By LORI A. CARTER
THE PRESS DEMOCRAT
As Marc Levine was considering a run for the newly created 10th Assembly District seat, he said he received a call from Assembly Speaker John Perez,
one of the state’s most powerful Democrats.
“You deserve to be in the Legislature,” Levine said he was told. “But it’s not your time.”
Perez, D-Los Angeles, told Levine the Democratic leadership in Sacramento and the North Bay would support Levine’s opponent, Michael Allen, in the new district.
Allen currently represents the 7th Assembly District, which was redrawn during redistricting. He has rented an apartment in San Rafael to establish residency within the new 10th District, which encompasses all of Marin County and parts of southern and western Sonoma County, including a portion of Santa Rosa. Levine is a first-term San Rafael city councilman.
As the June 5 primary campaign draws to a close, Allen and Levine appear to be the front-runners, setting up a potential battle of two Democrats in the November general election. This year will be the first statewide election where the top two candidates, regardless of political party, advance to face off in November.
Political analyst David McCuan, a Sonoma State University politics professor, called the new district “hyperactive” or “hyperaware” because its residents are so politically involved.
“They are well educated and well informed, so they’ll have a lot of cues on which to draw,” he said.
Five other candidates are seeking the seat: Joe Boswell of San Rafael, an independent who worked on the 2008 Obama presidential campaign; Alex Easton-Brown, a Democrat and president of the Marin United Taxpayers Association; Democrat H. Christian Gunderson, a Petaluma mental health counselor; Peter Mancus, a Republican small-business owner from Sebastopol; and Democrat Connie Wong, a Corte Madera real estate agent.
Levine, 38, a San Rafael city councilman since 2009, said Perez’s admonition bolstered his resolve.
“The local voters should have a choice,” he said. “Sacramento was trying to muscle in their candidate.”
Allen, 64, is the former general manager of the Service Employees International Union Local 707 and director of the North Bay Labor Council. He was elected in 2010 to represent the 7th District after serving on the Santa Rosa Planning Commission and working as a district director for former state Sen. Pat Wiggins. He is a registered nurse and an attorney.
Levine’s assertion about the Perez call is misleading, Allen said.
“You’re not anointed by holy oil to elected office,” he said. “You have to earn it, and I did with local people’s support.”
Levine is a software creator who has his master’s degree in national security affairs from the Naval Postgraduate School in Monterey. He has positioned himself as an alternative to the traditional political machinery that he said is often blind to local concerns.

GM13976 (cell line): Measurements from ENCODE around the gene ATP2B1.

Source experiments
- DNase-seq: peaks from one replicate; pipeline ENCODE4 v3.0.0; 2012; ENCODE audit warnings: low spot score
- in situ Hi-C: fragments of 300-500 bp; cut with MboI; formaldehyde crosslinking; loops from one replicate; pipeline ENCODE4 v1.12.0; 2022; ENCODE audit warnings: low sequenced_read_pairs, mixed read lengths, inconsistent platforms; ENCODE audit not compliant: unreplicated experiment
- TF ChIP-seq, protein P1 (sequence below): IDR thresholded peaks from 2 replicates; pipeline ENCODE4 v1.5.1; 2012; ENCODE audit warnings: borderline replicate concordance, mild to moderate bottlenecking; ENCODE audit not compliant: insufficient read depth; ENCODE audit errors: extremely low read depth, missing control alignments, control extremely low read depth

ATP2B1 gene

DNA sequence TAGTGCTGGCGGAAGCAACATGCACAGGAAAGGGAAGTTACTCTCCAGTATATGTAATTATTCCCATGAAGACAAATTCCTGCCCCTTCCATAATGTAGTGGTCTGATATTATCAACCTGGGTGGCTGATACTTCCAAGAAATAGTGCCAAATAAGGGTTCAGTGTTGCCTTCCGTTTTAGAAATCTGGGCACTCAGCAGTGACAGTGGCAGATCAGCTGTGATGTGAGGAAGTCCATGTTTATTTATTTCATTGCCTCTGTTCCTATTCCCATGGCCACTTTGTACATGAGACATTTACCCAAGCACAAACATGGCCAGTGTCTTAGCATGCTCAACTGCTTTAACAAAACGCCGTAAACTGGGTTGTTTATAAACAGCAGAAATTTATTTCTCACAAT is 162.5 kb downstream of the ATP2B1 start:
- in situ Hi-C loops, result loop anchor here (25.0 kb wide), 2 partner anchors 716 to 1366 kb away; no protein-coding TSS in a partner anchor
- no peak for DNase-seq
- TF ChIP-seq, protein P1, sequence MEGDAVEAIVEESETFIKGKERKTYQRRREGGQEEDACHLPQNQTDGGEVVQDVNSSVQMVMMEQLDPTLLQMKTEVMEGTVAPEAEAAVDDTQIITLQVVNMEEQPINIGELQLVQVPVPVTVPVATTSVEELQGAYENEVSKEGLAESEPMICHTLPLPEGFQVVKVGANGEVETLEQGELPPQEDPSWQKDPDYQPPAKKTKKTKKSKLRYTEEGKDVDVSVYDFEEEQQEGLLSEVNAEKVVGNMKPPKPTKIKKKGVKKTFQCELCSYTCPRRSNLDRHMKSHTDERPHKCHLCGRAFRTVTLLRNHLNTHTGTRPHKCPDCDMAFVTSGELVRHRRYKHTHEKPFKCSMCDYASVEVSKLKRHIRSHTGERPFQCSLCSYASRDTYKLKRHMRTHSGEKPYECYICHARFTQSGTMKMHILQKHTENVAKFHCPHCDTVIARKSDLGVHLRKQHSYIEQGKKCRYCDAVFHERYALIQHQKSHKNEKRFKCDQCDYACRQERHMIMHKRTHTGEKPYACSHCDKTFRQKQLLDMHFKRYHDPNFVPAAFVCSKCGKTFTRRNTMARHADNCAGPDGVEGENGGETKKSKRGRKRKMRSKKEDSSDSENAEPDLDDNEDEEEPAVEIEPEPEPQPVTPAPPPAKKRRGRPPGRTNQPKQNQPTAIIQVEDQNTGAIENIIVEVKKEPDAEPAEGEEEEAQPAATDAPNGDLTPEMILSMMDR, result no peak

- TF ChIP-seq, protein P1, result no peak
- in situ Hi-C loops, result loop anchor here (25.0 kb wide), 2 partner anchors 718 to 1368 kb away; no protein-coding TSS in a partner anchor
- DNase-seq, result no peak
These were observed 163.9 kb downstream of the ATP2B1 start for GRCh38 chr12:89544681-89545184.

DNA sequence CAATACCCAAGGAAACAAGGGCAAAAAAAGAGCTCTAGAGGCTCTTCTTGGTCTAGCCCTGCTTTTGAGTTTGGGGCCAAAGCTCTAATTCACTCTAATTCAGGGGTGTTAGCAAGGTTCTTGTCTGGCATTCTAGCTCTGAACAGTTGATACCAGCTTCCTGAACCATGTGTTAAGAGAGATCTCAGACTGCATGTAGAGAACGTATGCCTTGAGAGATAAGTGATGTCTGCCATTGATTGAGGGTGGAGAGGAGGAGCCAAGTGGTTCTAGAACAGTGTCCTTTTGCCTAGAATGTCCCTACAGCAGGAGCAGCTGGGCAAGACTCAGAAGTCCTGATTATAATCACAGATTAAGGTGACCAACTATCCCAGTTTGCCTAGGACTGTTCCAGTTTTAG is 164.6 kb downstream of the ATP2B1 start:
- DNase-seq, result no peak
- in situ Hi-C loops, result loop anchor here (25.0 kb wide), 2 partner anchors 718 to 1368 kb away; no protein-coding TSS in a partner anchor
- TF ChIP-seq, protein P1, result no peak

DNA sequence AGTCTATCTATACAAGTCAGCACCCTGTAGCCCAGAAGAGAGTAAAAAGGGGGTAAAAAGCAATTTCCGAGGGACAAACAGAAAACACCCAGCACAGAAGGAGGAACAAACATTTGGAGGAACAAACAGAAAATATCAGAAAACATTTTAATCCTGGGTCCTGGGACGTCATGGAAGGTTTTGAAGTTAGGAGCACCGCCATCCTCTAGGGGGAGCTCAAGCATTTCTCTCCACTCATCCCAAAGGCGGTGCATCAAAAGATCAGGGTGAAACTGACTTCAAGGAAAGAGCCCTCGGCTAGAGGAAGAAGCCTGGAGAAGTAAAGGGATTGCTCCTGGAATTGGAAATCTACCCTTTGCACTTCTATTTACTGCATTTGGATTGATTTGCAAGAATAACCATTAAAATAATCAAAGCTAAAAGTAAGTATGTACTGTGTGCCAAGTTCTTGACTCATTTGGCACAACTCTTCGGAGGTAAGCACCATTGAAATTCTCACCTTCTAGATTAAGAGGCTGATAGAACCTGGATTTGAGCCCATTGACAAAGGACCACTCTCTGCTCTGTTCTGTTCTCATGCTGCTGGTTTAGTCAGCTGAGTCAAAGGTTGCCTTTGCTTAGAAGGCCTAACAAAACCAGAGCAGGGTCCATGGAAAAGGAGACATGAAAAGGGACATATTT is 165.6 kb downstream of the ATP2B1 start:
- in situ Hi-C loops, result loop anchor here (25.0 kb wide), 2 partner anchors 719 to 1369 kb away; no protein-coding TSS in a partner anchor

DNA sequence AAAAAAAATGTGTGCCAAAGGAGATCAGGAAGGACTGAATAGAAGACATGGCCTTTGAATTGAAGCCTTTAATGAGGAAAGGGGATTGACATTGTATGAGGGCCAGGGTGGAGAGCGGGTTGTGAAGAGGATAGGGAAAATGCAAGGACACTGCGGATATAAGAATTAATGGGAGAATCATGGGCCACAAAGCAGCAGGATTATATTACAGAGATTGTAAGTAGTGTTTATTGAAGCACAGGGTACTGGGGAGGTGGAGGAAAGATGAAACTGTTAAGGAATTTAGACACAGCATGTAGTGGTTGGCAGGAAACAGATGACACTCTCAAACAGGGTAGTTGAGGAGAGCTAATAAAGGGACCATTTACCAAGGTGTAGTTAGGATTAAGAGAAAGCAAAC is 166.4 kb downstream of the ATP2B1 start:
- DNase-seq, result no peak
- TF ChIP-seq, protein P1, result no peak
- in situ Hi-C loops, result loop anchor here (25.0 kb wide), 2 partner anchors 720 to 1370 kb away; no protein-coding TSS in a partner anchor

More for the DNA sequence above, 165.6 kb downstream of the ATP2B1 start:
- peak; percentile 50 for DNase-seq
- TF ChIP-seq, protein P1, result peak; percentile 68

He said Allen has been dishonest and disingenuous — from his move into the district, to ethics violations, to his recent vote against the Rohnert Park casino compact after eight years of supporting it.
“How can you look someone in the eye after that?” Levine said. “We have concerns about who represents us. We need to start thinking differently.”
Allen has deep support among the state’s largest labor unions — which can be a political strength or a hindrance in an era when public-sector benefits and pensions are a divisive issue, McCuan said.
Allen sits on a state committee that is tasked with addressing the state financial crisis caused in part by hefty pensions of public employees, many of whom are union members Allen previously represented.
He said he is the perfect person to work on pension changes.
“When you are a true friend to a particular constituency, like I have been to labor over the years, part of it is being honest with them,” Allen said. “I told them, we need to work on reform so it’s sustainable.”
Levine is a member of an ad-hoc Marin County committee that has reached pension agreements with county labor unions, including reduced benefits, higher retirement ages and increased employee contributions.
McCuan said the big money Sacramento and large labor unions have poured into Allen’s campaign are a recognition that Allen needed to introduce himself to a new constituency in Marin.
Allen has raised almost seven times more money than Levine in the past five months, $368,000 compared to Levine’s $63,400, as of May 18. Most of Allen’s contributions have come from outside the district, from labor unions and in non-monetary assistance from the Democratic State Central Committee.
While Levine characterizes that as Sacramento selecting Allen, Allen said he simply appeals to a broader base.
“Michael Allen has pretty good name recognition (in Sonoma County), but some baggage too — as a result, you get the money to limit the negative hit,” McCuan said.
Levine’s camp has highlighted a $3,000 fine levied on Allen by the Fair Political Practices Commission in 2011 for voting on matters in which he had a financial interest while he was a Santa Rosa planning commissioner. Allen has said it was an innocent mistake.
Allen has also taken criticism over continuing to be paid by two North Bay labor unions after he took office last year. Neither of the associations is affiliated with public employee unions.
Allen’s strong financial backing makes it difficult for a challenger, McCuan said.
“Allen is a well-known, well-heeled, well-oiled political machine,” he said, “running against someone like Marc Levine who is trying to break through.”